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Statue removal stalls at Reiterdenkmal

Mon, 13 April 2015 12:18
by Penda Jonas Hashoongo
News

The National Heritage Council of
Namibia (NHCN) confirmed to The
Villager this week that despite the
presence of numerous ‘historically
insensitive’ monuments across the country,
there are no immediate plans of their removal.
Director of the NHCN, Salomon April,
revealed in an interview with The Villager
this week, that following the removal of the
Reiterdenkmal last year, the council has not
been mandated by its line ministry to remove
any ‘politically insensitive’ monuments and
statues in the country.
“As far as we are concerned, the
Reiterdenkmal issue is closed. It is important
to understand that the removal of these statues
is a process that follows a lot of procedures.
Somebody has to identify a monument or statue
that is [politically insensitive] before it can be
brought to the council. At this moment, the
council is not in the process of removing any
statues.”
The lack of urgency in the removal of other
statues and monuments deemed ‘politically
insensitive’ around the country has led to
suggestions from certain members of the
political fraternity to suggest that the removal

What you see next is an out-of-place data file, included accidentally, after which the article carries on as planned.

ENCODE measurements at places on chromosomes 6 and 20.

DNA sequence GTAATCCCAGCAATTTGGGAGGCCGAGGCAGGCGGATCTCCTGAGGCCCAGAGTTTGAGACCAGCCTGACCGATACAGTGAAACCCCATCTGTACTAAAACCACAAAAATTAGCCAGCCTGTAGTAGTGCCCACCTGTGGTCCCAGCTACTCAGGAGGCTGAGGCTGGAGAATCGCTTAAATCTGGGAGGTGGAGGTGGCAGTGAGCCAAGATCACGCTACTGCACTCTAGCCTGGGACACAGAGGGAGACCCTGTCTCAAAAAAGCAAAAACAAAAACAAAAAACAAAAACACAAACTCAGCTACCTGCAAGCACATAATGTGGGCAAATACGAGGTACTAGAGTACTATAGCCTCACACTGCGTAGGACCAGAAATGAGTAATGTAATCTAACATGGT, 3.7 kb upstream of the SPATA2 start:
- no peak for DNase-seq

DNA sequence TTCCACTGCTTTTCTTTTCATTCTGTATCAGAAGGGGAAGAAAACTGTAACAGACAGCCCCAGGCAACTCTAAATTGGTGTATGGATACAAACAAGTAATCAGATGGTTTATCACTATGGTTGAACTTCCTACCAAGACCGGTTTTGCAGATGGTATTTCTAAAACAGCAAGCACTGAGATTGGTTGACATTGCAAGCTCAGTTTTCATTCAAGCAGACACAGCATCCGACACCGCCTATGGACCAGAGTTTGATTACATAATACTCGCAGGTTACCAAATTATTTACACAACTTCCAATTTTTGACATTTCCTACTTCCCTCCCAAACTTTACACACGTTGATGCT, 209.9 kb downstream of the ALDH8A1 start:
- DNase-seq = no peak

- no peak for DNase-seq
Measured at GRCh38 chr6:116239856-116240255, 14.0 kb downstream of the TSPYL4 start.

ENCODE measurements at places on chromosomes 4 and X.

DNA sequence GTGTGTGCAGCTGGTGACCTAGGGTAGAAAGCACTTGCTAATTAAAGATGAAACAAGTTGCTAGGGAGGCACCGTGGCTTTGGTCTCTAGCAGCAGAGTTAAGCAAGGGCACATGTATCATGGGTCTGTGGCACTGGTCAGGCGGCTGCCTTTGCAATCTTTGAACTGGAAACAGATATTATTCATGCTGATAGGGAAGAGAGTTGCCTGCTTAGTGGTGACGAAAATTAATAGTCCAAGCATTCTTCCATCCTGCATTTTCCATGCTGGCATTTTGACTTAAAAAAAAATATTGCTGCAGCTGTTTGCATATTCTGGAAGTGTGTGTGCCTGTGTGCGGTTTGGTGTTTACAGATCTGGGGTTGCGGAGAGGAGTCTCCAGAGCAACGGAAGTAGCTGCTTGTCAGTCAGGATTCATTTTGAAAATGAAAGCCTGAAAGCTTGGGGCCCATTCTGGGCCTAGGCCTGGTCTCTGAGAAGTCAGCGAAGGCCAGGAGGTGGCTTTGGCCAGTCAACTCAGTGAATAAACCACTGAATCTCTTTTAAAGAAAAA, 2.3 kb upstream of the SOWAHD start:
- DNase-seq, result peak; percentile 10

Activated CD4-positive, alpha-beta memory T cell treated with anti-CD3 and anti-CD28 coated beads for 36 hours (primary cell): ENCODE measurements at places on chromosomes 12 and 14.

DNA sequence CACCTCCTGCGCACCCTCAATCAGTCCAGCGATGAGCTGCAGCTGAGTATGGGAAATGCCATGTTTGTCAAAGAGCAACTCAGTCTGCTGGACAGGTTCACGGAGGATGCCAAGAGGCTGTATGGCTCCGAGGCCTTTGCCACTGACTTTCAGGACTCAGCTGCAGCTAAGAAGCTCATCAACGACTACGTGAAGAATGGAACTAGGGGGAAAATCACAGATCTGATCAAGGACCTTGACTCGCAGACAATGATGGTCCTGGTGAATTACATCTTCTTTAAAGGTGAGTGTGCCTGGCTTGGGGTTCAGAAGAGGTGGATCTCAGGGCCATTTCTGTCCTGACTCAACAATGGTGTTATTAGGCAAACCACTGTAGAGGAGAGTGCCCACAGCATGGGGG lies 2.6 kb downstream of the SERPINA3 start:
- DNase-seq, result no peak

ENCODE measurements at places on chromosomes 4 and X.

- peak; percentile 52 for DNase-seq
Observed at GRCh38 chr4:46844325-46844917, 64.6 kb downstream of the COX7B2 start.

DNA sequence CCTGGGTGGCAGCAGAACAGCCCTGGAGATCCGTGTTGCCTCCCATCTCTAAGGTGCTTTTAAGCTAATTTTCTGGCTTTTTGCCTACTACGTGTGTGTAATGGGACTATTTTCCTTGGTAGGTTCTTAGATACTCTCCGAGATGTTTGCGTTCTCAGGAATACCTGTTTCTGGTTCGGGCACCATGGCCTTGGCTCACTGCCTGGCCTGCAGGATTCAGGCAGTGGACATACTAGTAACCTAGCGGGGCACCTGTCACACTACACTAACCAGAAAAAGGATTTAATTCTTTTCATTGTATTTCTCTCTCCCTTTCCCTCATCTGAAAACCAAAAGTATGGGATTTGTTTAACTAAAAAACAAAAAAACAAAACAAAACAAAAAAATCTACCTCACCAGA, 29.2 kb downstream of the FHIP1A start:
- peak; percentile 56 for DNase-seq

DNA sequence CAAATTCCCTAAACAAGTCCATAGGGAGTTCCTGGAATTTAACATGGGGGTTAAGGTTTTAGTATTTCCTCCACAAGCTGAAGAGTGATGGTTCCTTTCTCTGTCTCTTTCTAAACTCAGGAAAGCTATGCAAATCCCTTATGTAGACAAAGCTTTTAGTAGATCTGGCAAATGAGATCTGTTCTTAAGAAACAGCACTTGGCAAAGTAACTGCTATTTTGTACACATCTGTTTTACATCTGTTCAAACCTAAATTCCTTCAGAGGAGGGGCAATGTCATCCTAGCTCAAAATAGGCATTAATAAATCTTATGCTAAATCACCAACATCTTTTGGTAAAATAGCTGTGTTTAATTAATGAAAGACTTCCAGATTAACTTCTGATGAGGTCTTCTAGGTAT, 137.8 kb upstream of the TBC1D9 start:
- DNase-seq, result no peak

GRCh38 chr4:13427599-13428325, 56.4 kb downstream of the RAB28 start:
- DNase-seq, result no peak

of the Reiterdenkmal was merely a tool to
appeal to the masses and secure votes in the
national elections.
Political analyst, Dr. Andrew Niikondo
opined that the successful unseating of the
Reiterdenkmal statue last year was not a result
of the national elections and that its central
location was the main reason for its removal.
“I am not sure if there were some push
factors for the removal of the Reiterdenkmal
statue as such, however, it remains a fact that
the colonial was well at the centre of the capital
city and it always raised questions from visitors
of its prominence,” he said.
“It was a political nuisance and hence its
removal was the most honourable thing to do,”
Niikondo added.
He suggested that the lack of urgency in the
removal of other ‘politically insensitive statues
and monuments erected before the country’s
independence does not mean that they too will
not be removed, with particular reference to
the famed statue of Curt von Francois, which,
like the Reiterdenkmal, occupies a prominent
location in the capital city.
“As long as those statues are not positioned
on the strategic position to embarrass the nation
compared to the Reiterdenkmal, the urgency to
remove them is not significant. However, this
does not mean they will survive the fall. They
will definitely be removed one day,” Niikondo
concluded.
Among the statues and monuments that
appear to be politically insensitive that are
yet to receive the NHCN’s attention are the
Owambo Campaign Memorial located across
the railway station in Windhoek and which
was erected by members of the South African
Army in memory of their comrades killed on
the 6th of February, 1917 near Ehole in a battle
against uprising of King Mandume Ndemufayo
of Kwanyama. He was killed in action and his
head was cut off.
Another prominent monument is the
Schutztruppe Memorial located in the centre
of Zoo Park, which was erected by order
of Governor Theodor Leutwein in 1897 in
memory of those killed before 1897.